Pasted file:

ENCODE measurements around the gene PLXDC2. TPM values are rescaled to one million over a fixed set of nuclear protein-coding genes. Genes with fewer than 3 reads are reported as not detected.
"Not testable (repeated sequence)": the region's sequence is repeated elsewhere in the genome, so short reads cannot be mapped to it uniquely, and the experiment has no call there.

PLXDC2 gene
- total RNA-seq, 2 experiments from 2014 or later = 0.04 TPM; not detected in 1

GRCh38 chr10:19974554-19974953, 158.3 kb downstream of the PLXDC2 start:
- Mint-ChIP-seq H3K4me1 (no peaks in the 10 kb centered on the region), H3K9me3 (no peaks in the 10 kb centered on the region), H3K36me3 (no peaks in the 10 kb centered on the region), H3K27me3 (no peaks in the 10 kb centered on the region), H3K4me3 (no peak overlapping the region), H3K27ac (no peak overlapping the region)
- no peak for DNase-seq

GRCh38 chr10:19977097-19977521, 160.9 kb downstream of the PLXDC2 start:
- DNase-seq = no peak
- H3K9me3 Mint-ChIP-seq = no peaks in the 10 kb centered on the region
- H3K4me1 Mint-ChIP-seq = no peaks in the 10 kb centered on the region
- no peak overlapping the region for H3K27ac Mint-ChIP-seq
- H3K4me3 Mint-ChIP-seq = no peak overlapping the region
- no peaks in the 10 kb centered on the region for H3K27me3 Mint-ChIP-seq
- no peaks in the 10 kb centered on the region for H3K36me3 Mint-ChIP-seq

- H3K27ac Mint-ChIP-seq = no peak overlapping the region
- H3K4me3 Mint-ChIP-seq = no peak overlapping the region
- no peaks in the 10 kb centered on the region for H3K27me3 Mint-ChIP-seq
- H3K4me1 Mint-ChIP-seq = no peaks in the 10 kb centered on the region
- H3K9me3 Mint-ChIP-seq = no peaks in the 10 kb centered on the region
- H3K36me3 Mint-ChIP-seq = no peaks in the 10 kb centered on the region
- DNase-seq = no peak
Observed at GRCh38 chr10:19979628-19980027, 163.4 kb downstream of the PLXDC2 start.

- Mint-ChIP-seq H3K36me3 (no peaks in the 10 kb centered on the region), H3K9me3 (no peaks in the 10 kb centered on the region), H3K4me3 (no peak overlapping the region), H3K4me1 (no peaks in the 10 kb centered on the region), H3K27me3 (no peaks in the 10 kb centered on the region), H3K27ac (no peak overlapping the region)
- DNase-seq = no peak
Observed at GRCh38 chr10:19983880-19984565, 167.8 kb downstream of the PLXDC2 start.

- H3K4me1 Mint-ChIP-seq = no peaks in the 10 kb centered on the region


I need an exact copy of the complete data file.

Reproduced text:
ENCODE measurements around the gene PLXDC2. TPM values are rescaled to one million over a fixed set of nuclear protein-coding genes. Genes with fewer than 3 reads are reported as not detected.
"Not testable (repeated sequence)": the region's sequence is repeated elsewhere in the genome, so short reads cannot be mapped to it uniquely, and the experiment has no call there.

PLXDC2 gene
- total RNA-seq, 2 experiments from 2014 or later = 0.04 TPM; not detected in 1

GRCh38 chr10:19974554-19974953, 158.3 kb downstream of the PLXDC2 start:
- Mint-ChIP-seq H3K4me1 (no peaks in the 10 kb centered on the region), H3K9me3 (no peaks in the 10 kb centered on the region), H3K36me3 (no peaks in the 10 kb centered on the region), H3K27me3 (no peaks in the 10 kb centered on the region), H3K4me3 (no peak overlapping the region), H3K27ac (no peak overlapping the region)
- no peak for DNase-seq

GRCh38 chr10:19977097-19977521, 160.9 kb downstream of the PLXDC2 start:
- DNase-seq = no peak
- H3K9me3 Mint-ChIP-seq = no peaks in the 10 kb centered on the region
- H3K4me1 Mint-ChIP-seq = no peaks in the 10 kb centered on the region
- no peak overlapping the region for H3K27ac Mint-ChIP-seq
- H3K4me3 Mint-ChIP-seq = no peak overlapping the region
- no peaks in the 10 kb centered on the region for H3K27me3 Mint-ChIP-seq
- no peaks in the 10 kb centered on the region for H3K36me3 Mint-ChIP-seq

- H3K27ac Mint-ChIP-seq = no peak overlapping the region
- H3K4me3 Mint-ChIP-seq = no peak overlapping the region
- no peaks in the 10 kb centered on the region for H3K27me3 Mint-ChIP-seq
- H3K4me1 Mint-ChIP-seq = no peaks in the 10 kb centered on the region
- H3K9me3 Mint-ChIP-seq = no peaks in the 10 kb centered on the region
- H3K36me3 Mint-ChIP-seq = no peaks in the 10 kb centered on the region
- DNase-seq = no peak
Observed at GRCh38 chr10:19979628-19980027, 163.4 kb downstream of the PLXDC2 start.

- Mint-ChIP-seq H3K36me3 (no peaks in the 10 kb centered on the region), H3K9me3 (no peaks in the 10 kb centered on the region), H3K4me3 (no peak overlapping the region), H3K4me1 (no peaks in the 10 kb centered on the region), H3K27me3 (no peaks in the 10 kb centered on the region), H3K27ac (no peak overlapping the region)
- DNase-seq = no peak
Observed at GRCh38 chr10:19983880-19984565, 167.8 kb downstream of the PLXDC2 start.

- H3K4me1 Mint-ChIP-seq = no peaks in the 10 kb centered on the region